A New Zealand scientist warned Wednesday of sophisticated Asian-based rackets producing billions of fake medicines that kill thousands of people every year//.Dallas Mildenhall said some of the counterfeit pills not only lacked the proper ingredients to treat illnesses such as malaria but contained carcinogens, solvents and even remains of insects.
Mildenhall, who has been working for the last 18 months with Interpol to track down illegal drug manufacturers in Asia, said that most were based in border areas between China, Vietnam, Thailand and Myanmar.
He said two operations in China had been shut down after forensic analysis of fake tablets.
"The counterfeiting is so good that it's impossible to tell the fake pills and packaging apart from the genuine product, even with close visual inspection," said Mildenhall, who works for GNS Science at Lower Hutt near Wellington.
"Every security measure taken by the genuine manufacturers, such as holograms on the packaging and serial numbers on the blister packs, has been successfully copied by the counterfeiters."
Mildenhall said the main pharmaceutical being faked was an anti-malaria agent called Artesunate. He said the bogus drugs were mainly sold in Asia and Africa, but a wide range of counterfeit drugs was being produced and turning up in many countries via the internet.
GNS Science described Mildenhall as one of the world's top forensic palynologists, a scientist who studies pollen and spores.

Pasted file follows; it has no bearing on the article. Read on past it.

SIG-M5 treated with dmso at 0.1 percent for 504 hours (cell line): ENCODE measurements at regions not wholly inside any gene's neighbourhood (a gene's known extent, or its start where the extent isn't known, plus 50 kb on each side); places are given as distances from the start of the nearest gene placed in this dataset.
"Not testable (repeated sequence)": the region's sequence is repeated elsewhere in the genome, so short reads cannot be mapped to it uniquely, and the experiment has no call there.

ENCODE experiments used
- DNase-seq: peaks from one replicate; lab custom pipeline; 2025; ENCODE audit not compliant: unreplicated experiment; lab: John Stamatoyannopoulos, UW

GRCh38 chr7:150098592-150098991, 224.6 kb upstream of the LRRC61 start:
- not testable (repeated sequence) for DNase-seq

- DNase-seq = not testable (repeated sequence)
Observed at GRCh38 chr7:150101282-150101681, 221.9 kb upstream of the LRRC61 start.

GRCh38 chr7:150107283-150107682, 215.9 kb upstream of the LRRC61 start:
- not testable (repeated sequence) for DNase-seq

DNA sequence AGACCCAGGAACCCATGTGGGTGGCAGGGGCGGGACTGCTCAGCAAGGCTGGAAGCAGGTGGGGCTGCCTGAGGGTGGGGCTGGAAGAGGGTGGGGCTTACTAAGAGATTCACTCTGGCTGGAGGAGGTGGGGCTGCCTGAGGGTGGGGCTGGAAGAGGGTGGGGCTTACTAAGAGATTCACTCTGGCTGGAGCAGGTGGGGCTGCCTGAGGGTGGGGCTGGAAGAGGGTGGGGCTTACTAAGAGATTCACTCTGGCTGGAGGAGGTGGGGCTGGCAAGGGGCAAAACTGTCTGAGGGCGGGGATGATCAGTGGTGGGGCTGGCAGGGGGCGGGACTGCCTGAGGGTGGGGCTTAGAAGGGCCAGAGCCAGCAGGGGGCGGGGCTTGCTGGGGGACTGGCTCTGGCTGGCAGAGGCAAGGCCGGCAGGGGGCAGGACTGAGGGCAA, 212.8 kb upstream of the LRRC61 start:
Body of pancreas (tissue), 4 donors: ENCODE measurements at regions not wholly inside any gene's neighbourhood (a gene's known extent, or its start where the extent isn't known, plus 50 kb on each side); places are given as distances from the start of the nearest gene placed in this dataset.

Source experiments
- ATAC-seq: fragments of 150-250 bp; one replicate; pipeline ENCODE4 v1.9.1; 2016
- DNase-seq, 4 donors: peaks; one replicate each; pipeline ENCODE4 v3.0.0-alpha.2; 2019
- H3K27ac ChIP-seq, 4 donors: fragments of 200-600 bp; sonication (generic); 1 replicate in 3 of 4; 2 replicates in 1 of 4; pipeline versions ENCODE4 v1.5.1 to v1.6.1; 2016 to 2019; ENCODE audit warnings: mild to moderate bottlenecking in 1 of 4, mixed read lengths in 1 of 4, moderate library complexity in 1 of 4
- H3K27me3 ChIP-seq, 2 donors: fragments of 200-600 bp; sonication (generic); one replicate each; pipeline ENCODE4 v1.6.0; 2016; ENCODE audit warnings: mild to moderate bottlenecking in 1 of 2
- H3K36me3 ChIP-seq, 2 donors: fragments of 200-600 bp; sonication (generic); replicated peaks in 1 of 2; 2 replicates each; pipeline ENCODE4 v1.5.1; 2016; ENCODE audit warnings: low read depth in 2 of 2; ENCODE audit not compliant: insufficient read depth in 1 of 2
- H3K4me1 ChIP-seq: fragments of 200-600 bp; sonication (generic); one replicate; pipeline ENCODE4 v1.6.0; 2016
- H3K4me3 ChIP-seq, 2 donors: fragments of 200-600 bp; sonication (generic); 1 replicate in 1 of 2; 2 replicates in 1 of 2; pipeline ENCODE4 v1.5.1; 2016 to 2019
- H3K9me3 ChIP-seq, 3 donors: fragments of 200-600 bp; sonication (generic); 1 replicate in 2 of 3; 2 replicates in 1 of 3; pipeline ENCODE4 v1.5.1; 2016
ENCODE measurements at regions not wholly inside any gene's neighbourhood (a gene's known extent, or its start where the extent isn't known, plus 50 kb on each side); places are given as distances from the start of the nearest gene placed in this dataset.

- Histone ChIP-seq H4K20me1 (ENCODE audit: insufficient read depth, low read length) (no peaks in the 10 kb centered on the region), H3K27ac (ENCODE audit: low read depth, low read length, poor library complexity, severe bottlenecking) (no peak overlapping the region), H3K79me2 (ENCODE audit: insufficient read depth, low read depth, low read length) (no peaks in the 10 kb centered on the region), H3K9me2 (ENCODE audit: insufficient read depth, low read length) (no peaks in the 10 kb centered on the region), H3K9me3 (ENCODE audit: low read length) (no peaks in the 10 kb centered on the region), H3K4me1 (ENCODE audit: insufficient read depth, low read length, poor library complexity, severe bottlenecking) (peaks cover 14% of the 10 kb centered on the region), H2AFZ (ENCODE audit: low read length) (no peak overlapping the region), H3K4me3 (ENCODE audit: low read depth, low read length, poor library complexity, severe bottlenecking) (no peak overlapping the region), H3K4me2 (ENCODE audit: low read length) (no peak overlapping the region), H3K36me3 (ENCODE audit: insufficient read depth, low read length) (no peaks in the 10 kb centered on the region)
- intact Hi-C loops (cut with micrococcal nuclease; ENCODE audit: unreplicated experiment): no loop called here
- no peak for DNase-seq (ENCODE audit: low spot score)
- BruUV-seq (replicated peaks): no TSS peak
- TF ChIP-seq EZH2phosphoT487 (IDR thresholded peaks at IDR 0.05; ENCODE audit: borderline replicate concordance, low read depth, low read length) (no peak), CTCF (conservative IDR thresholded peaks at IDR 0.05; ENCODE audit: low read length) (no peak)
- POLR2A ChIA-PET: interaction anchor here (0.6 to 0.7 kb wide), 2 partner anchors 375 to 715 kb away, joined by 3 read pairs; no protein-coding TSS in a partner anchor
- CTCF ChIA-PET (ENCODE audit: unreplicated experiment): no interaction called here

He said while working for Interpol, he analysed fake pills that contained the pollen of about 30 species of trees and herbs found in areas along the Chinese-Vietnam border.
Other substances found in the pills included dust, animal and human hair, insect remains, charcoal and carbon from motor vehicle exhausts.
"These fake drugs are causing thousands of deaths in Southeast Asia each year," Mildenhall said, adding they had started app
earing in Africa, a bigger market where counterfeit pharmaceuticals could be even more deadly.
"If they take hold in Africa, there will be a massive humanitarian problem."
Mildenhall said counterfeit drugs in Asia were typically sold alongside genuine drugs by roadside vendors who are not aware that their products are fake.
The products are attractive to buyers because they are less expensive than the genuine drugs, he said.
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